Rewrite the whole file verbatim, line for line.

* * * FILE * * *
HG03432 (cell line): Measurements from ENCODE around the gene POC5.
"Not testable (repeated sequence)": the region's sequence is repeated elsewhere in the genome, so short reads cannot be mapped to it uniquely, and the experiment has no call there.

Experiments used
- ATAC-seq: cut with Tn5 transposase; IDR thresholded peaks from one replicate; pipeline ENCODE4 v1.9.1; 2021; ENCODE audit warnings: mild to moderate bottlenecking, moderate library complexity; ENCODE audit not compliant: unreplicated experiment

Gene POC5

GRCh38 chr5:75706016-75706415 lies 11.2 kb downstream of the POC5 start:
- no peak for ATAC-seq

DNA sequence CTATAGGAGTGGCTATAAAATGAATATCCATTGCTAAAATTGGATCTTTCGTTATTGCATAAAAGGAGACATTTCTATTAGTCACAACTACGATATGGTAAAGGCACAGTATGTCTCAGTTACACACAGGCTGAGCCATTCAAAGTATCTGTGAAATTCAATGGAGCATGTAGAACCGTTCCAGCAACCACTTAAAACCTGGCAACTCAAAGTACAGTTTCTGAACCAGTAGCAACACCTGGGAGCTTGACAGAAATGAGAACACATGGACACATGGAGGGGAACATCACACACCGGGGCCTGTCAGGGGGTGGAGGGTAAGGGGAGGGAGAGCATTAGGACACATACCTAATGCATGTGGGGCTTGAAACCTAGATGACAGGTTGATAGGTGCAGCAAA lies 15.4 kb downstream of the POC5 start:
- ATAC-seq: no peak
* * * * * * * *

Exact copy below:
HG03432 (cell line): Measurements from ENCODE around the gene POC5.
"Not testable (repeated sequence)": the region's sequence is repeated elsewhere in the genome, so short reads cannot be mapped to it uniquely, and the experiment has no call there.

Experiments used
- ATAC-seq: cut with Tn5 transposase; IDR thresholded peaks from one replicate; pipeline ENCODE4 v1.9.1; 2021; ENCODE audit warnings: mild to moderate bottlenecking, moderate library complexity; ENCODE audit not compliant: unreplicated experiment

Gene POC5

GRCh38 chr5:75706016-75706415 lies 11.2 kb downstream of the POC5 start:
- no peak for ATAC-seq

DNA sequence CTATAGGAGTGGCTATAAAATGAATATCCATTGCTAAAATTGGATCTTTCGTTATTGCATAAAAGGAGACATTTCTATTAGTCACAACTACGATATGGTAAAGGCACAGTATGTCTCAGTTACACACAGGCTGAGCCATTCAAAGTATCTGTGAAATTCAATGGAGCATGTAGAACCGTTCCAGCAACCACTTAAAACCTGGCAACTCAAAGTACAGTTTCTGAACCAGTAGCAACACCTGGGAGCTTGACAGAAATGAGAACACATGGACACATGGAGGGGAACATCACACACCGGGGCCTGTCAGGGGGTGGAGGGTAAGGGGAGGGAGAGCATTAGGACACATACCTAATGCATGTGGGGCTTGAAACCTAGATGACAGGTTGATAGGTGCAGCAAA lies 15.4 kb downstream of the POC5 start:
- ATAC-seq: no peak